ForeWord Reviews

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God's Career Guide

Practical Insights for the Workplace Christian

Clarion Review (5 Stars)

Accessible and inspiring, Layhee’s advice helps Christians find success and happiness both in and out of the office.

Most people don’t think about the intersection between work and faith. Patrick Layhee’s God’s Career Guide helps professionals find success by understanding that work is a calling from God. By using the Bible, Christians can find success and happiness both in and out of the office.

Every type of professional can make use of Layhee’s career guide, from homemakers to CEOs. Each chapter provides practical advice. According to Layhee, a Christian’s top priorities include God, family, and work. Thus, doing work and doing it well are a chance to effectively witness Christ.

Layhee asserts that all professionals need to establish boundaries between work and rest. Genesis 2:3 is used to explain that rest is holy and a chance to reflect. This handbook makes it easy to see how work and God go hand in hand. Success at work means success with faith, which increases fulfillment.

Common work ruts are addressed in pieces about how to avoid sluggish days or how no job is too small. A blessed work life means working hard and inspiring coworkers. Thinking about work as a piece of God’s plan will help Christians enter the workplace with renewed passion. Layhee understands, however, that jealousy and work-based cliques happen. He uses scriptures as strategies for staying positive no matter the circumstances.

Layhee’s handbook is written using accessible language. Short paragraphs make it easy to take in both biblical passages and rich tips about becoming an effective leader and valued worker. Focus questions at the end of each of the six parts help readers reflect on the readings. Layhee poses questions so people can discover if they are working too hard or too little, or allowing misinterpretations of the Old Testament’s “an eye for an eye” to get in the way of ministry and success.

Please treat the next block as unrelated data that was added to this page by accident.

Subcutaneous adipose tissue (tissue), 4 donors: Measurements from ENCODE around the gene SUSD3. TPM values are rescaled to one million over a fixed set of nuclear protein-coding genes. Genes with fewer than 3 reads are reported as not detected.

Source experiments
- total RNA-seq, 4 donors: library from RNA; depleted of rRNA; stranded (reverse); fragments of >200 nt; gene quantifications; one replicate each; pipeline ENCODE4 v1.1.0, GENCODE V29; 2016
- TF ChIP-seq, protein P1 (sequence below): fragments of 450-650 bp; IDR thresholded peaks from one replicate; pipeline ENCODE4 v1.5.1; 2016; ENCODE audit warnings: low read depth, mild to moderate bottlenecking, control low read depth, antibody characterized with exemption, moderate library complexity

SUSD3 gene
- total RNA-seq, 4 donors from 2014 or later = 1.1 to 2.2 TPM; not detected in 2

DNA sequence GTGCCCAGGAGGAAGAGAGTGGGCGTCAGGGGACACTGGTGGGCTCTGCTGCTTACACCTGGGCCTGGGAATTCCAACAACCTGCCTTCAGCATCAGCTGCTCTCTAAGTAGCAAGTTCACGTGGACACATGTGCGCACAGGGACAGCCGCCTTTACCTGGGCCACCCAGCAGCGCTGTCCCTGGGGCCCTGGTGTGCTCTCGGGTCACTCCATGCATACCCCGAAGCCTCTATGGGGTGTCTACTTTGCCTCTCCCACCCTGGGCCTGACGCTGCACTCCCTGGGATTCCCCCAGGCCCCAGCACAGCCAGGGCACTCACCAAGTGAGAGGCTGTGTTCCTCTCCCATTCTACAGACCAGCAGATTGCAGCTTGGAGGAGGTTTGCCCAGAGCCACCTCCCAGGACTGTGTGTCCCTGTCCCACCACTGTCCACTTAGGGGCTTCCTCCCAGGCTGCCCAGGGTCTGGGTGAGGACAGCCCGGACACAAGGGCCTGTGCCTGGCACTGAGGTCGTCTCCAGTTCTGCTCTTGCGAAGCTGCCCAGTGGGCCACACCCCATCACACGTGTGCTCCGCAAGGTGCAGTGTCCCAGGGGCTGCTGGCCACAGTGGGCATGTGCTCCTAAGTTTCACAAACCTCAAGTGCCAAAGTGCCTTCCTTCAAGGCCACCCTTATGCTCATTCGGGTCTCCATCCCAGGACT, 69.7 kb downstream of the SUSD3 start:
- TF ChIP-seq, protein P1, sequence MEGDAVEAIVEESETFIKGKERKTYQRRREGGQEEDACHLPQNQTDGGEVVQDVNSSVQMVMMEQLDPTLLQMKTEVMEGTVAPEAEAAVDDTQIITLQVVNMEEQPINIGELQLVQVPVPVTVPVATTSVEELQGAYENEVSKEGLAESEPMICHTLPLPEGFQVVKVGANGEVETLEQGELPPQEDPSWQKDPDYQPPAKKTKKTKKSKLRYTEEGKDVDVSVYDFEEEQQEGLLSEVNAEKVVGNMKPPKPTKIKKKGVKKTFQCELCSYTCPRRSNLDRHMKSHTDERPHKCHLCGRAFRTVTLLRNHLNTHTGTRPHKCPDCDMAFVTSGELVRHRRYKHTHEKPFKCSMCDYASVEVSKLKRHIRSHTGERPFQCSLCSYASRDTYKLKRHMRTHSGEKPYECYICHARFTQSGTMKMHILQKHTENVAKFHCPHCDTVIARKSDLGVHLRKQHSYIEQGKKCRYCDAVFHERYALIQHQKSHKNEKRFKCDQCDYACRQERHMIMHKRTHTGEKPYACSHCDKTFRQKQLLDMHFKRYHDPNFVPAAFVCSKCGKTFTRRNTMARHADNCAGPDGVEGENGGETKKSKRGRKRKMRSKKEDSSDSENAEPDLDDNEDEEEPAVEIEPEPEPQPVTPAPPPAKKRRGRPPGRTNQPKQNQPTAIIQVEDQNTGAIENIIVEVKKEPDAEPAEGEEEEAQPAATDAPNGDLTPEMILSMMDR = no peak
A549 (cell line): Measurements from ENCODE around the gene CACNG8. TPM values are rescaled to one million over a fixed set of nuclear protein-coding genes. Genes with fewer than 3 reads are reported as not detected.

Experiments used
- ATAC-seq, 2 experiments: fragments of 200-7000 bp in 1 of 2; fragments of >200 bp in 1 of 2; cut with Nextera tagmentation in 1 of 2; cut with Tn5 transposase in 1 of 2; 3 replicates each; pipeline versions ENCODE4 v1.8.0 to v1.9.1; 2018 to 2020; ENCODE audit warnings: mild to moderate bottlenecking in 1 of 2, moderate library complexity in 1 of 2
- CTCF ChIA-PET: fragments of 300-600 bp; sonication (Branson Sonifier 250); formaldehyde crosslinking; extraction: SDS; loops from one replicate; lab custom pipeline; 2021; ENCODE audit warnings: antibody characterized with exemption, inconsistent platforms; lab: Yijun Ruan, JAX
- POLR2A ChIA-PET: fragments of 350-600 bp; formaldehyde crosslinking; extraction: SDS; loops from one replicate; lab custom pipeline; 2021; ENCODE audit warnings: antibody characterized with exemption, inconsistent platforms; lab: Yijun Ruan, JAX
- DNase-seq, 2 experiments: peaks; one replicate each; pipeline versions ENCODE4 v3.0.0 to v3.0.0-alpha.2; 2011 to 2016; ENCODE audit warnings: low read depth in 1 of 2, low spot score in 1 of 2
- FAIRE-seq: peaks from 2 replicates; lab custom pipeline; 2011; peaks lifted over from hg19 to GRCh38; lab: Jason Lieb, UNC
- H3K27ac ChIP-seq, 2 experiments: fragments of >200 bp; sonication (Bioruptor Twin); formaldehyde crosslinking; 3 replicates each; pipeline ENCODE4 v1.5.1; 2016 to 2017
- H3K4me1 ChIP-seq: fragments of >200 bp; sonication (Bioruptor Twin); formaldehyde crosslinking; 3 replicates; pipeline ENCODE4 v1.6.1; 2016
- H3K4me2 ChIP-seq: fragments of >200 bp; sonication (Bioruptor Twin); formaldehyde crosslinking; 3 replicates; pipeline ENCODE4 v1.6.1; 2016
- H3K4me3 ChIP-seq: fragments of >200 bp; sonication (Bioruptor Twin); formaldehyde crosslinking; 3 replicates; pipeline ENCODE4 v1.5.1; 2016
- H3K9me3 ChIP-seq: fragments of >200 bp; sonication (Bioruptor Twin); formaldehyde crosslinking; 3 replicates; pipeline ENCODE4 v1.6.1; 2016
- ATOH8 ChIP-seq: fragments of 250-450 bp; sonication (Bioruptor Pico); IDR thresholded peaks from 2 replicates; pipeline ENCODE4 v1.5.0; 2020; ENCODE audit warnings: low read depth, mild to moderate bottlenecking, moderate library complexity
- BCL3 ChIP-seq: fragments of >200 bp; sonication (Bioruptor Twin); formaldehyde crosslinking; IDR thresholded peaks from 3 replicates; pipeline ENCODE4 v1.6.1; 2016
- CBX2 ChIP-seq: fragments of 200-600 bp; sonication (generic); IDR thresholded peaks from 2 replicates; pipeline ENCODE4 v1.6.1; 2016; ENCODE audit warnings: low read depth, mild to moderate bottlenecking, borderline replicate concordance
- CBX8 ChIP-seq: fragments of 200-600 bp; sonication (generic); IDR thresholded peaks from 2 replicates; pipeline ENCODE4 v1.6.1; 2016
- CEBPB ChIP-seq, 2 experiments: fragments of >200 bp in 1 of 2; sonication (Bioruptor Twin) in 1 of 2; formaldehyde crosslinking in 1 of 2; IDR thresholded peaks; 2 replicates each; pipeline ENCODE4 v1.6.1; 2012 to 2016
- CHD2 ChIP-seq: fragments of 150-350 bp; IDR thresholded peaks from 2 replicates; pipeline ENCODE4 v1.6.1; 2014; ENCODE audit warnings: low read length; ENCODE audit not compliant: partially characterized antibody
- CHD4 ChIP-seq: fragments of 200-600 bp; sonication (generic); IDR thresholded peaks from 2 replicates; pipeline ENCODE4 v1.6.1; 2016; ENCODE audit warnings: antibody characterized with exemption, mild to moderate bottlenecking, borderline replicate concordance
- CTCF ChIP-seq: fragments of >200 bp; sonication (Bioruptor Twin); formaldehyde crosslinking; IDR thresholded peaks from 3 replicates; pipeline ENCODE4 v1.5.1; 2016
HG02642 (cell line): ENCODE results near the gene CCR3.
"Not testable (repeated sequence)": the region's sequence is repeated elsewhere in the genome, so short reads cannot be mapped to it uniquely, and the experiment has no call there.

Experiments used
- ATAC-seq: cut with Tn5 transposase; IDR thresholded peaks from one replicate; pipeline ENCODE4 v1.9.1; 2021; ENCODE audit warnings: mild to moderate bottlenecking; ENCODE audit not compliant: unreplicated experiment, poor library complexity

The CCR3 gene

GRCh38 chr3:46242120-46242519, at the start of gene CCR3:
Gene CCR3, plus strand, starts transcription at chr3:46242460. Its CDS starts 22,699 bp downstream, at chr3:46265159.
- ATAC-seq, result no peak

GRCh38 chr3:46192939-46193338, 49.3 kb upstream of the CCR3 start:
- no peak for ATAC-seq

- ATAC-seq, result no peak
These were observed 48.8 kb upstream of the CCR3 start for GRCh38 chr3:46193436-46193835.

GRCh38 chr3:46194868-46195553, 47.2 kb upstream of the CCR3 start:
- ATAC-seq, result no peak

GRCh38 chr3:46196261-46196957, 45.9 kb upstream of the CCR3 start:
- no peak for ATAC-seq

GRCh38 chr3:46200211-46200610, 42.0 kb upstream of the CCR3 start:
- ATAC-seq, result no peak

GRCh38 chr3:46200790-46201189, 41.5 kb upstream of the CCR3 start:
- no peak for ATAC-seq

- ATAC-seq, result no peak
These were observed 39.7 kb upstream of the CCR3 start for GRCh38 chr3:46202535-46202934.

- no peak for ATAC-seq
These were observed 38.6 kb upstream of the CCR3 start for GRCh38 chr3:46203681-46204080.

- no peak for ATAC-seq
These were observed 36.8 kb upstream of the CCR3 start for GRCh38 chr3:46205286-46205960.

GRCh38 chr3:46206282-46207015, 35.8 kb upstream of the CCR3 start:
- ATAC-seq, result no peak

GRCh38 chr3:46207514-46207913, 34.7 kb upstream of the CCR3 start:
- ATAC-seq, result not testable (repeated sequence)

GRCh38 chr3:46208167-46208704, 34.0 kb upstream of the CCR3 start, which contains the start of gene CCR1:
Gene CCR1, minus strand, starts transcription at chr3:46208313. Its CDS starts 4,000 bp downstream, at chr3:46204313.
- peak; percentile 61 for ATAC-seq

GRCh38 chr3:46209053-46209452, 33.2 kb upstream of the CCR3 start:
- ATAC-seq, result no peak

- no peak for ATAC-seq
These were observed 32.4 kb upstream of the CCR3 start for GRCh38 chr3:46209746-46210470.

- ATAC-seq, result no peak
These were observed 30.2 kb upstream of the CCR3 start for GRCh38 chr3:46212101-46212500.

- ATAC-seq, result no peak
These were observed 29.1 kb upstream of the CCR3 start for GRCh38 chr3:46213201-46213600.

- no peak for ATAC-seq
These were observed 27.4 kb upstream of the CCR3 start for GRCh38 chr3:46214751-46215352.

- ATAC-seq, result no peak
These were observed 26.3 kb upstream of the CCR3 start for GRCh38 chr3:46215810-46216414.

The book’s eighty-one chapters are organized around six themes: Biblical Principles of Work, Workplace Trials, Fruit and Blessings, Relationships with Others, God’s Wisdom and Will, and Work as Ministry. Readers can thumb through the book and pick out relevant chapters—which are short, sometimes just a page—or read the book from start to finish. Layhee includes a study guide to help readers reflect on faith, work, and different Bible verses.

Though focused on Christianity, any faith-curious person can learn the power of positivity and humility at work. Like Psalm 128:2, “You will eat the fruit of your labor; blessing and prosperity will be yours.” Layhee’s book guides people toward spiritual and professional glory.

Lisa Bower